Learning and Making Connections

This week is Adult Learners’ Week.  This is a long-running campaign that encourages adults in all spheres of life to focus on their learning and the benefits they can get from it.

The joy of learning

The Adult Learners’ Week website is full of stories of adults whose lives have been transformed by learning and without a doubt, learning is one the greatest powers for personal and social transformation.

Learning changes your outlook and your potential.  It is available to everyone, and anyone can do it.  Its benefits range from the pure joy of knowing something new or understanding what was previously hidden, to enjoying a longer, more fulfilling life.

We can learn alone, browsing through books, journal or websites, or together with friends and colleagues.  We can learn fundamental skills or advanced concepts; and we can learn manual expertise, aesthetic sensitivity or abstract concepts.  So far there is no evidence that even hints at a limit on our capacity for learning.

A wonderful snippet of knowledge

I am indebted to Dr Peter Honey – a man who exemplifies life-long learning and whose blog is well worth reading – for a wonderful snippet of knowledge that he slipped into a column for Training Journal several years ago.

Have you ever wondered about ‘the three Rs’?  Why does one start with ‘W’ and why are two both about literacy?  What about other areas of knowledge.  Well, Peter pointed out that the origins of the phrase are far more generous in their spread of knowledge, though no more literal in their interpretation of ‘R’.

Peter’s article tracks the phrase back to an origin that recognises the value of vocational as well as other learning; a triangle of:

Reading and writing

Reckoning and arithmetic

Wrighting and wroughting

Wroughting

How far we’ve come.

Now, not only do we not teach wrighting and wroughting, but my spell checker does not even acknowledge their existence.  Yet the power of vocational skills to transform lives is as great as ever.  Three examples strike me from my own friends, in anonymised form:

  1. Ben has never thrived at school.  By taking a vocational pathway at Key Stage 4, however, he is able to combine an NVQ in Construction at a local college for one day a week with English, Maths and core Science.  A feeling that he can now do something he is good at, the prospect of a job, and seeing how the concepts make sense in the real world are spurring Ben to make headway with Maths and Science for the first time.
  2. Suzy was academic at school, did well at university and got a series of high-paying and demanding jobs.  For her, however, work was a source of excitement only in the early days of each new job.  What keeps her enthusiastic about life is learning new skills at weekends, in evening classes and in holidays.  She focuses on craft activities and rarely has to buy Christmas presents – she makes them all herself.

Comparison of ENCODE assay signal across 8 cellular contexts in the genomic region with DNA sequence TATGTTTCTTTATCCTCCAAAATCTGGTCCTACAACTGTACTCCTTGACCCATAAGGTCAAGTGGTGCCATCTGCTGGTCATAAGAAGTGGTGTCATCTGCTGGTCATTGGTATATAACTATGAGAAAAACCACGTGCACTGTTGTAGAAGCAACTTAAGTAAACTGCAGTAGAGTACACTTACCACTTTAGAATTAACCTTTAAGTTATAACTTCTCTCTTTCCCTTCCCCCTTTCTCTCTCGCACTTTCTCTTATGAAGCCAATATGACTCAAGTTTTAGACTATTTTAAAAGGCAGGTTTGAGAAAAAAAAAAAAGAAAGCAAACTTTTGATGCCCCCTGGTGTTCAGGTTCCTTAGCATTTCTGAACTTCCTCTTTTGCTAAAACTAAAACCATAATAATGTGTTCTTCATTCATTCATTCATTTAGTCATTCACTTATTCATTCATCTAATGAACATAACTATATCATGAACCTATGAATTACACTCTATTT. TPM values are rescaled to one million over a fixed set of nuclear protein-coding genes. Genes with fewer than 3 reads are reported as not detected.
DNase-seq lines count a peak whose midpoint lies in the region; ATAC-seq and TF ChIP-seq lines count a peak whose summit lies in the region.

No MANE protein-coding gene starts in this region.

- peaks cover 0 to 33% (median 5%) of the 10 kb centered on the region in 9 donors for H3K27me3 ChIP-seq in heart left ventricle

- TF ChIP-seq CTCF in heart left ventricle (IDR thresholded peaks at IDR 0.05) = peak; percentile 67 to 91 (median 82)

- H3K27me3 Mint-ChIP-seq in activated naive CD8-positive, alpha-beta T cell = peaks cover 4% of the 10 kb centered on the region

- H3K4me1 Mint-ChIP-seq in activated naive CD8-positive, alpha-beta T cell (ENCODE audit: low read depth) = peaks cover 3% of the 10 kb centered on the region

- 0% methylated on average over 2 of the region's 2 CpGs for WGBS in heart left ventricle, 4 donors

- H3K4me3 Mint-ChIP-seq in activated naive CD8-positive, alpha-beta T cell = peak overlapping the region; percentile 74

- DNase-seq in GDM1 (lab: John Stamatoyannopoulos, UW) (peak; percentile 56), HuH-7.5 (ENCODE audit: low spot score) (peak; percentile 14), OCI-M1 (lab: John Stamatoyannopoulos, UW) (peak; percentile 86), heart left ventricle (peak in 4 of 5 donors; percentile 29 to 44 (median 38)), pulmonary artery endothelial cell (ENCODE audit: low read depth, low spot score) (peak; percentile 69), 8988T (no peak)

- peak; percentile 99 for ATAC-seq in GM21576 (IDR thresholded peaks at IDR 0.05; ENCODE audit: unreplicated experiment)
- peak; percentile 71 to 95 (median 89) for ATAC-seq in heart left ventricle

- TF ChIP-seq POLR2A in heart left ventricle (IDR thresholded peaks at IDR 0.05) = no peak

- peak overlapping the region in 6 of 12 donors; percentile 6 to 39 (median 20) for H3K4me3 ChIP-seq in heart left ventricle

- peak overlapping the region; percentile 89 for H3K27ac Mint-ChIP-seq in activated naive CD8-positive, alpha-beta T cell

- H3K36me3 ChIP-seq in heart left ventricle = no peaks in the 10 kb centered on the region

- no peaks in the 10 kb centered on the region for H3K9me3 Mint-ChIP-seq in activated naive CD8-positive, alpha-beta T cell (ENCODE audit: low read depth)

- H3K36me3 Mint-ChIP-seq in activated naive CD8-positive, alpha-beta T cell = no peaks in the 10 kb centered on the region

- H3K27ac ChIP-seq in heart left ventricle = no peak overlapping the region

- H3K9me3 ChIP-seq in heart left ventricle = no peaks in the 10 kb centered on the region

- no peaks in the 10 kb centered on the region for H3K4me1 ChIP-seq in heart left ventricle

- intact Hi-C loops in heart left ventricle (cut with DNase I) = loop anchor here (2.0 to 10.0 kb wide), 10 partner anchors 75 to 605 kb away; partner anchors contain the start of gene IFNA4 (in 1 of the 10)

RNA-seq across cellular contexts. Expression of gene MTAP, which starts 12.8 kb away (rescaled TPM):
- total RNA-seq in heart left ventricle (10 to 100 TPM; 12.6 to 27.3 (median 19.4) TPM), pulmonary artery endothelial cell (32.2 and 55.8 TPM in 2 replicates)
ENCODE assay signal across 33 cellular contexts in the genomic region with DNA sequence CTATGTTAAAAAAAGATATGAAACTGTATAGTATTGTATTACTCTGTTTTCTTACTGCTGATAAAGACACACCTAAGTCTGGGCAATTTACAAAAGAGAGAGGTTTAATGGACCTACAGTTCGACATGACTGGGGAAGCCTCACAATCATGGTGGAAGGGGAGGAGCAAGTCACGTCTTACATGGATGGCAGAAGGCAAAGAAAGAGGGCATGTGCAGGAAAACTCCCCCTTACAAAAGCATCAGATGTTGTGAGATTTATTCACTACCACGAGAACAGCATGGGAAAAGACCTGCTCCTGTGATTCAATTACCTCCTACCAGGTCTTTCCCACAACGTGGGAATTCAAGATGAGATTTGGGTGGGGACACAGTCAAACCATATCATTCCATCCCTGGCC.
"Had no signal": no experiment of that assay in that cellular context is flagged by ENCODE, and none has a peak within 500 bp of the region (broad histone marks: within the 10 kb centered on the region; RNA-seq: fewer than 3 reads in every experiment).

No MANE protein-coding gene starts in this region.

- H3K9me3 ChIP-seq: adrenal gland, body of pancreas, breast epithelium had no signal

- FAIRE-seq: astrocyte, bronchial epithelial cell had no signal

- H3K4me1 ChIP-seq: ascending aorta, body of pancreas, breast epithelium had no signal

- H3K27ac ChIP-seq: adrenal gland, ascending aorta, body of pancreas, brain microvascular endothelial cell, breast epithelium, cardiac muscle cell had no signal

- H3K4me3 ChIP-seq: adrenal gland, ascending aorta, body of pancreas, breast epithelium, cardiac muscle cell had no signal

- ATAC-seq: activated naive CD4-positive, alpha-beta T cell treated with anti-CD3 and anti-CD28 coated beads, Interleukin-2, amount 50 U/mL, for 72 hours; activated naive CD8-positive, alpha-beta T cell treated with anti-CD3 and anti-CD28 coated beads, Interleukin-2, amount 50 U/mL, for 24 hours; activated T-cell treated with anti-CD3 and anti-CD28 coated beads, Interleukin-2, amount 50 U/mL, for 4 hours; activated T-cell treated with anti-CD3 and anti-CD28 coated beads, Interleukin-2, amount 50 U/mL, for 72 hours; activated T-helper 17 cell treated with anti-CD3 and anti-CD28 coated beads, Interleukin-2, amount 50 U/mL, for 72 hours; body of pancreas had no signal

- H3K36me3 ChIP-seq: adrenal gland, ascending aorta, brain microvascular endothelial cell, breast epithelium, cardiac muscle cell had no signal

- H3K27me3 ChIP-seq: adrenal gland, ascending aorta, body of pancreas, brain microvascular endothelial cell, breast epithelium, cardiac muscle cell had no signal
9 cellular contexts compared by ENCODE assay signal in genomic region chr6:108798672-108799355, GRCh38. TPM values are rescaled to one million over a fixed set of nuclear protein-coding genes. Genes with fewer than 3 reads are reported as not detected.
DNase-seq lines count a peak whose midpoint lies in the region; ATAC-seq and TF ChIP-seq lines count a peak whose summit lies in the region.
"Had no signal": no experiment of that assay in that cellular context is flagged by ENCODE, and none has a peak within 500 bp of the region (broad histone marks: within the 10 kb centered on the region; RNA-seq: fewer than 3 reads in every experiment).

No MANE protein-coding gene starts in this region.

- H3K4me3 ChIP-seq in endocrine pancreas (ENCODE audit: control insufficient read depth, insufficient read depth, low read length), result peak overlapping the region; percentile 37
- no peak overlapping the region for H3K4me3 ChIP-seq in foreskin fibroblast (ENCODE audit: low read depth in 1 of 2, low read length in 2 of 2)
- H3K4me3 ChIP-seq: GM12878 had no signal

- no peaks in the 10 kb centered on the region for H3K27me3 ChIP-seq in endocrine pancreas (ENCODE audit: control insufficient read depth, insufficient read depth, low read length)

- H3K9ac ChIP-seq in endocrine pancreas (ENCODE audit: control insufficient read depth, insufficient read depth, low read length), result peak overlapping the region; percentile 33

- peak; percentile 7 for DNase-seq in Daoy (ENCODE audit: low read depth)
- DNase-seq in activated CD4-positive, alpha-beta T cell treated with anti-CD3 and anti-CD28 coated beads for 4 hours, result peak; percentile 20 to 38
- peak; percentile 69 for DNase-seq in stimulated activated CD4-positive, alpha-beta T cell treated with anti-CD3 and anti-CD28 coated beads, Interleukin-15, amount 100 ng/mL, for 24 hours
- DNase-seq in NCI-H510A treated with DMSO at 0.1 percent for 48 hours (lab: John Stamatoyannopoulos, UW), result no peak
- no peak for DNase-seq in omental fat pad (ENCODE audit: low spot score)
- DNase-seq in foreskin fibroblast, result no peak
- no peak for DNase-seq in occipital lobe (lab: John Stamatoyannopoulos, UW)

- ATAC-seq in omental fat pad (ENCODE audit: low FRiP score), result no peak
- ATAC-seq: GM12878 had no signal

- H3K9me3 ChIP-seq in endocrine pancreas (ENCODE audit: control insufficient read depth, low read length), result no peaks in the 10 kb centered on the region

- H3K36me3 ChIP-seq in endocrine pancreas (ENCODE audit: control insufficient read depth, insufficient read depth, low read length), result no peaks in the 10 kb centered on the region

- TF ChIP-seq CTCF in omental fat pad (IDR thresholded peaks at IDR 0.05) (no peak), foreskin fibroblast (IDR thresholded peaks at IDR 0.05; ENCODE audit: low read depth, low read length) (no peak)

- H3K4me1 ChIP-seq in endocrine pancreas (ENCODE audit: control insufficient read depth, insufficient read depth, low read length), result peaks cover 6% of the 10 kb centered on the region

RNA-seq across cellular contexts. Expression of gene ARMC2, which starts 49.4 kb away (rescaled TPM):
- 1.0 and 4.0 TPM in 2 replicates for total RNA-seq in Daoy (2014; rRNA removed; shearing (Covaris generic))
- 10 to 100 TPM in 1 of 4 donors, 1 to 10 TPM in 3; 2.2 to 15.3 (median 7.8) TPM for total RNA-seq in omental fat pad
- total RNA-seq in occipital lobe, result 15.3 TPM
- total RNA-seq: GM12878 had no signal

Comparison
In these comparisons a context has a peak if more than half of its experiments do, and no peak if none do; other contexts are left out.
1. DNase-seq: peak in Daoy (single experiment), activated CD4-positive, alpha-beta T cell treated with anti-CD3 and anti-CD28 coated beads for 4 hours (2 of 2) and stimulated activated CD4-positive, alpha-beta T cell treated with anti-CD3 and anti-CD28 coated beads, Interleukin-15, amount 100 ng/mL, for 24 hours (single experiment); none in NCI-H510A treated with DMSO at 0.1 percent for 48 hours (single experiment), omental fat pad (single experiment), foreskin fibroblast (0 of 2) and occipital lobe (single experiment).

3. Rob had a highly successful teaching career, rising to Head of Department at a well-regarded secondary school and inspiring his pupils to achieve great grades.  Then, one day, he realised that his next step would not be another teaching post.  Turning to one of his great passions in life, Rob took a huge risk and applied for a lease on a blacksmith’s forge.  Now he spends his days wrighting gates and wroughting the steel they are made from.

So here’s the deal

  1. Make a commitment to yourself to learn something new this week.
  2. Take a look at Jenny’s great blog, Learning to Learn, on the Teachers’ Pocketbook blog

Management Pocketbooks you might enjoy 1: Predictable

As a learner, or a trainer, or a teacher, here are some pocketbooks you might like:

Learning

Training

Teaching
(Thank you to our sister blog,
The Teachers’ Pocketbooks Blog)

Management Pocketbooks you might enjoy 2: Random

Hey! Learning is not just about a programme, it’s also about serendipity.  Follow these links to random Pocketbooks and look up the words you don’t know.  How many can you drop into conversation this week?

Acknowledgements

Thank you to Ros and Regina who each tipped me off to Adult Learners’ Week

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2 thoughts on “Learning and Making Connections

  1. pocketbooklinda

    Great post, Mike. Regarding the ‘joy of learning’ this short article in the TES http://bit.ly/9DUN6z covers a primary school experiment where 10 year olds were taught GCSE-equivalent maths and English alongside their parents. Designed to boost the confidence of the children and engage the local community, it has been a great success.

    Reply
  2. Pingback: Learning and Happiness « Management Pocketblog

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